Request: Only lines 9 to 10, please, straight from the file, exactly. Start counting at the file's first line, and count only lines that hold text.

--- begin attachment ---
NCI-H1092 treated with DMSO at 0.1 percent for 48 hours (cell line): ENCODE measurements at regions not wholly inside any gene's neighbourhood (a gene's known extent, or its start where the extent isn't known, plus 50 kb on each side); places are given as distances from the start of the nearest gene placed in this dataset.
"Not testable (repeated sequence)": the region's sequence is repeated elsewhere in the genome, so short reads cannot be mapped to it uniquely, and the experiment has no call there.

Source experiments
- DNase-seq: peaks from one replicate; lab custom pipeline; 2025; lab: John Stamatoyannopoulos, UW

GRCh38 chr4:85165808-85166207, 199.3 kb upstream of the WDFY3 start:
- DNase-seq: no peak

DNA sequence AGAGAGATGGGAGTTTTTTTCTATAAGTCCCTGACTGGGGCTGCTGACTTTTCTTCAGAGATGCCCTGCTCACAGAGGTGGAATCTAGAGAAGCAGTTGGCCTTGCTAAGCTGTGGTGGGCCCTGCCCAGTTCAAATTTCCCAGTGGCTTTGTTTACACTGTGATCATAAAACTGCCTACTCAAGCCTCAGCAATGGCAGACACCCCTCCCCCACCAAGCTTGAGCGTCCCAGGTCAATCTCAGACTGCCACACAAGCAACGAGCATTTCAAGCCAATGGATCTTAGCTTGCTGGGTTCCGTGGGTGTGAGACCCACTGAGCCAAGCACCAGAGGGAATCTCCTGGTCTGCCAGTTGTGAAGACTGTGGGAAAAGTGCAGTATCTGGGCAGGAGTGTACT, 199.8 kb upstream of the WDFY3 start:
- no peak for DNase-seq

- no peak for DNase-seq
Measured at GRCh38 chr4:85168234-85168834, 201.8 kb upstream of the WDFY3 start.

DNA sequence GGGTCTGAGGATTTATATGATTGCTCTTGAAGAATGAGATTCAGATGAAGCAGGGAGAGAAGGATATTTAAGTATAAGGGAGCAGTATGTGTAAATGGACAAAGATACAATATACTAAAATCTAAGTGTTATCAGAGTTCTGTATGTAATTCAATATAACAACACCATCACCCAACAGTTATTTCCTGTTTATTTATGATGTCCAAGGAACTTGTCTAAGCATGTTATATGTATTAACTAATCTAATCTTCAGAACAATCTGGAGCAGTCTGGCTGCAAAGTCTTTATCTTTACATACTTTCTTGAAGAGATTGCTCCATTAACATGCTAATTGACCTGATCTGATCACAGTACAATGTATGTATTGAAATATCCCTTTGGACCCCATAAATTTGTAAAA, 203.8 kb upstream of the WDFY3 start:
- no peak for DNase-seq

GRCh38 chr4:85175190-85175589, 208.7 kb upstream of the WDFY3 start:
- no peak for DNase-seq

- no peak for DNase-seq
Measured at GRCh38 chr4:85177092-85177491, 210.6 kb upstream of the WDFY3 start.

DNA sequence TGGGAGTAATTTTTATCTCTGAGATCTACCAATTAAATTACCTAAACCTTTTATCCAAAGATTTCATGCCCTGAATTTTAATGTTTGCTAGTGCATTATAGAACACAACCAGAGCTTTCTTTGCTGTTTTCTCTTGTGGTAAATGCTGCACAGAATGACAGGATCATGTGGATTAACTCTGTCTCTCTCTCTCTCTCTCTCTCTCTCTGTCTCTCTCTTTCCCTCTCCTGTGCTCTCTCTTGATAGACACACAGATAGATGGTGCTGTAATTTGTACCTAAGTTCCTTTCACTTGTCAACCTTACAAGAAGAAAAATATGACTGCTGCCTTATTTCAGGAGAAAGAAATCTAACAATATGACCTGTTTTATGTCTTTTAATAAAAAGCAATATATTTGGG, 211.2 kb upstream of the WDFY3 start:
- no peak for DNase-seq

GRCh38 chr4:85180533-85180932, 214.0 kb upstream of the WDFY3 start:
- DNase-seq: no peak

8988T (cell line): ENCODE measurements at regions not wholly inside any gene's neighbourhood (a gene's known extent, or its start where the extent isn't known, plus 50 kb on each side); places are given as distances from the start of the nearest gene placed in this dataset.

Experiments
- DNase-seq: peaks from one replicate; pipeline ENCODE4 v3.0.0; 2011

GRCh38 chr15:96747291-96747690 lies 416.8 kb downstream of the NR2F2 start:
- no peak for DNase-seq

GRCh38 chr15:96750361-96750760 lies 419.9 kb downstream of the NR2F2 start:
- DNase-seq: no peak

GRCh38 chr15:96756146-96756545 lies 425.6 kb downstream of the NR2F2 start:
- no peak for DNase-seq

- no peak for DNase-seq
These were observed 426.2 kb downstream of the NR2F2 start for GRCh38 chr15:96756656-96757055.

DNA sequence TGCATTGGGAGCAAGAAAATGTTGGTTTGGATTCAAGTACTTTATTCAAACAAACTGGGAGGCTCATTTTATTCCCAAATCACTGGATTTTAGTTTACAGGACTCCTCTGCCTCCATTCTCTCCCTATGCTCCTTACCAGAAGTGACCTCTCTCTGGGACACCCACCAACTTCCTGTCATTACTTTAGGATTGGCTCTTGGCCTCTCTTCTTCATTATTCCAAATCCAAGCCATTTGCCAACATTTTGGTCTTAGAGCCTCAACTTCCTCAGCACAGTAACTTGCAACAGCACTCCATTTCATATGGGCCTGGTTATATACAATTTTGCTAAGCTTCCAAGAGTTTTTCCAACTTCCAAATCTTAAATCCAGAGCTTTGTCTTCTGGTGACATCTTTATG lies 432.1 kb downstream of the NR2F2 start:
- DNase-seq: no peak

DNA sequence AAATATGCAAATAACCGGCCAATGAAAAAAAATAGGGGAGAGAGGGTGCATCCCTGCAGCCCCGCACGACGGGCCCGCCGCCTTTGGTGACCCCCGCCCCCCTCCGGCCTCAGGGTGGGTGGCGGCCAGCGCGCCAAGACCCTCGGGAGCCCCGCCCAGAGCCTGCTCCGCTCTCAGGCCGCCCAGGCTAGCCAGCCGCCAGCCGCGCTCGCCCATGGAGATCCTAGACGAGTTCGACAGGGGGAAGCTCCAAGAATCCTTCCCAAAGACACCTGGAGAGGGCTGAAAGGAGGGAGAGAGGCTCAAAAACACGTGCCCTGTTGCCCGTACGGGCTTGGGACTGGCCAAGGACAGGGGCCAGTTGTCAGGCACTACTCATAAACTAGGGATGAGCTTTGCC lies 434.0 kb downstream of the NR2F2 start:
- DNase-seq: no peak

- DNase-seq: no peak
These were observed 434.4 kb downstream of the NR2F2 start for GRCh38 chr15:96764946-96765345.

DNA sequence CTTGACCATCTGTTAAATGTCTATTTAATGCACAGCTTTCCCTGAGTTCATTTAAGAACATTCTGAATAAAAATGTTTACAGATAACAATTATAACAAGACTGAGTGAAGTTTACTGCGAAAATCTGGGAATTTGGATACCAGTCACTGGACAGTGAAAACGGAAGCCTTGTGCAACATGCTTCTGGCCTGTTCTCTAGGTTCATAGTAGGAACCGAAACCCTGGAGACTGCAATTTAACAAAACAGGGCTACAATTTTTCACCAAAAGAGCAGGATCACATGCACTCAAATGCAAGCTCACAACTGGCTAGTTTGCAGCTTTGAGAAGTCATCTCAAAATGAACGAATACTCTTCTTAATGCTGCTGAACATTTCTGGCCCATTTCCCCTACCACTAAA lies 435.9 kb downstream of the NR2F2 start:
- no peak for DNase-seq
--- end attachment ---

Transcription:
- no peak for DNase-seq
Measured at GRCh38 chr4:85168234-85168834, 201.8 kb upstream of the WDFY3 start.